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Compartmental specificity of cellular membrane fusion encoded in SNARE proteins


Membrane-enveloped vesicles travel among the compartments of the cytoplasm of eukaryotic cells, delivering their specific cargo to programmed locations by membrane fusion. The pairing of vesicle v-SNAREs (soluble N-ethylmaleimide-sensitive factor attachment protein receptors) with target membrane t-SNAREs has a central role in intracellular membrane fusion. We have tested all of the potential v-SNAREs encoded in the yeast genome for their capacity to trigger fusion by partnering with t-SNAREs that mark the Golgi, the vacuole and the plasma membrane. Here we find that, to a marked degree, the pattern of membrane flow in the cell is encoded and recapitulated by its isolated SNARE proteins, as predicted by the SNARE hypothesis.

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Figure 1: Characterization of liposomes.
Figure 2: The yeast exocytic SNAREs can fuse vesicles.
Figure 3: Compartmental specificity is determined by SNARE interactions.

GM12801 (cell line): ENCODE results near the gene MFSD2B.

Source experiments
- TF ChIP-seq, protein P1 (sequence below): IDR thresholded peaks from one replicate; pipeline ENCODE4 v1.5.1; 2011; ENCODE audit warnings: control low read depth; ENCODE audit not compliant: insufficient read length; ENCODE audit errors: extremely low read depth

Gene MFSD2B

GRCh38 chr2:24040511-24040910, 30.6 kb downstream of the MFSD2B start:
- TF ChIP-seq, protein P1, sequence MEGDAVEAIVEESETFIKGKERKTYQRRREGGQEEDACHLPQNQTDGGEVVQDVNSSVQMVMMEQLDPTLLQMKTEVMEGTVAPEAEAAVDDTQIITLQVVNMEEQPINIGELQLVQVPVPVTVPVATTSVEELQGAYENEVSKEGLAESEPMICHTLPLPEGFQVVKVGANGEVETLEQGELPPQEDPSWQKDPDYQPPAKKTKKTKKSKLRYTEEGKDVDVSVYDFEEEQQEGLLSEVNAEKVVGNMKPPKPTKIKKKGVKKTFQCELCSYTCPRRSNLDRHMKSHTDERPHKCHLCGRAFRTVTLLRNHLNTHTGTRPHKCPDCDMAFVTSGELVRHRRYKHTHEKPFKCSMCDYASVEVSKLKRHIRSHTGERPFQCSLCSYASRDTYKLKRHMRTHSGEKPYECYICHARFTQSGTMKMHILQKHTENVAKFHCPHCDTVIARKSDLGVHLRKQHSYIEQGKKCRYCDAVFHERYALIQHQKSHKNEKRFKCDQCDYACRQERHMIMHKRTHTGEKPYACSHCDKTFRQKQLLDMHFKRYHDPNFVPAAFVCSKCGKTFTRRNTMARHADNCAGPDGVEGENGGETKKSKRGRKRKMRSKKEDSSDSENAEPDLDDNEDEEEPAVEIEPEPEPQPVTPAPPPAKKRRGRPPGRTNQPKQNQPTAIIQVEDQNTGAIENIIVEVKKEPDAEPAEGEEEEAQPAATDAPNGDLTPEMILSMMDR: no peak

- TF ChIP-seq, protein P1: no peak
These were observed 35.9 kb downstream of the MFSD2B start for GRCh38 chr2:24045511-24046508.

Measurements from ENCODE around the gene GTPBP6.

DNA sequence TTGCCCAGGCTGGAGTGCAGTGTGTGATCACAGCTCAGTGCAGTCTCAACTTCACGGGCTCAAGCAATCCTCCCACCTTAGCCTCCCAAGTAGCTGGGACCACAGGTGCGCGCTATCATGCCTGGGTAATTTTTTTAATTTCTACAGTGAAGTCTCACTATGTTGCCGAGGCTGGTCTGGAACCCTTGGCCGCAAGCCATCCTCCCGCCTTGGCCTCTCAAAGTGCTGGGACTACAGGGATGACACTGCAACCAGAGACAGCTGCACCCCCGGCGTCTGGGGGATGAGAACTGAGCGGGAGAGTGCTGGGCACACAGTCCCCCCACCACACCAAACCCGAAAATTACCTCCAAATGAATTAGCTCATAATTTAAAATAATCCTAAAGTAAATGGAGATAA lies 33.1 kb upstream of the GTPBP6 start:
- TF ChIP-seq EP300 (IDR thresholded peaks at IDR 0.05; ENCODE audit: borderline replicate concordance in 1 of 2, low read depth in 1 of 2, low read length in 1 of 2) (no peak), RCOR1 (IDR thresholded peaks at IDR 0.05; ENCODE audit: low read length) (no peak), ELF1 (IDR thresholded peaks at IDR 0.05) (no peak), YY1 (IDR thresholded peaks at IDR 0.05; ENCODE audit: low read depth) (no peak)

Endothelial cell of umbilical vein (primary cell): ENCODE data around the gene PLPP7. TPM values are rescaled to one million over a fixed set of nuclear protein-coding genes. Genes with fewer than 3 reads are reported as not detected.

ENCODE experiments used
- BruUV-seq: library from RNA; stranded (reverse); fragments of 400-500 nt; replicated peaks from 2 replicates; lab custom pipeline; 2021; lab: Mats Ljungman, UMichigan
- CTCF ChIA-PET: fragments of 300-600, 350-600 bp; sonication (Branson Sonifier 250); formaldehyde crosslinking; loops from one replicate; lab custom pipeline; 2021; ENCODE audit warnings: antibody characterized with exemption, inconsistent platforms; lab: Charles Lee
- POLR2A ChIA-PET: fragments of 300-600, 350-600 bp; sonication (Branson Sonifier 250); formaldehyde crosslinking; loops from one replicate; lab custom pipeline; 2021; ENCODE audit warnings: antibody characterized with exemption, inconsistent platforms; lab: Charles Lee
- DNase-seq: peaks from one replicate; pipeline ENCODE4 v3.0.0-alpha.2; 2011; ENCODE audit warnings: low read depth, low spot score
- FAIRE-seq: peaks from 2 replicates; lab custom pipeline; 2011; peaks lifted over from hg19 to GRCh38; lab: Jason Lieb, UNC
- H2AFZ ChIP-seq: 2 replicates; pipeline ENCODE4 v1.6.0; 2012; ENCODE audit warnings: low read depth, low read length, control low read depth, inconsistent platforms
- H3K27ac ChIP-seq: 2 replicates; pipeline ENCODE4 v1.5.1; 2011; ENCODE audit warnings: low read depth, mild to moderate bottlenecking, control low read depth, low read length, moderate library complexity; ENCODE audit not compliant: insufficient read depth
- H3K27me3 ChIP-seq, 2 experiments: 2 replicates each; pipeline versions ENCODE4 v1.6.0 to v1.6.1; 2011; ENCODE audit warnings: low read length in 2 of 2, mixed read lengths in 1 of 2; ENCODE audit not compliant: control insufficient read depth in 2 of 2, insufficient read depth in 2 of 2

Figure 4: Specificity of the three functional t-SNARE complexes versus all other potential v-SNAREs.
Figure 5: Ykt6 anchored with a short-chain isoprenoid does not fuse.


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We wish to thank Dr Paul A. Marks for two decades of exemplary leadership of Memorial Sloan-Kettering Cancer Center and for creating the environment that made possible the discovery of SNARE proteins and their role in cell biology. We also thank L. Katz and P. Brennwald for plasmids, B. Brügger for help in the construction of the TLG1 clone, and T. Melia for cryo-electron microscopy of liposomes. Research was supported by an NIH grant (to J.E.R.) and postdoctoral fellowships of the Medical Research Council of Canada (F.P.), the NIH (J.M.), and the Japanese Society for the Promotion of Science (R.F.).

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Cellular Biochemistry and Biophysics Program, Memorial Sloan-Kettering Cancer Center, 1275 York Avenue, Box 251, New York, New York 10021, USA

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McNew, J., Parlati, F., Fukuda, R. et al. Compartmental specificity of cellular membrane fusion encoded in SNARE proteins. Nature 407, 153–159 (2000).

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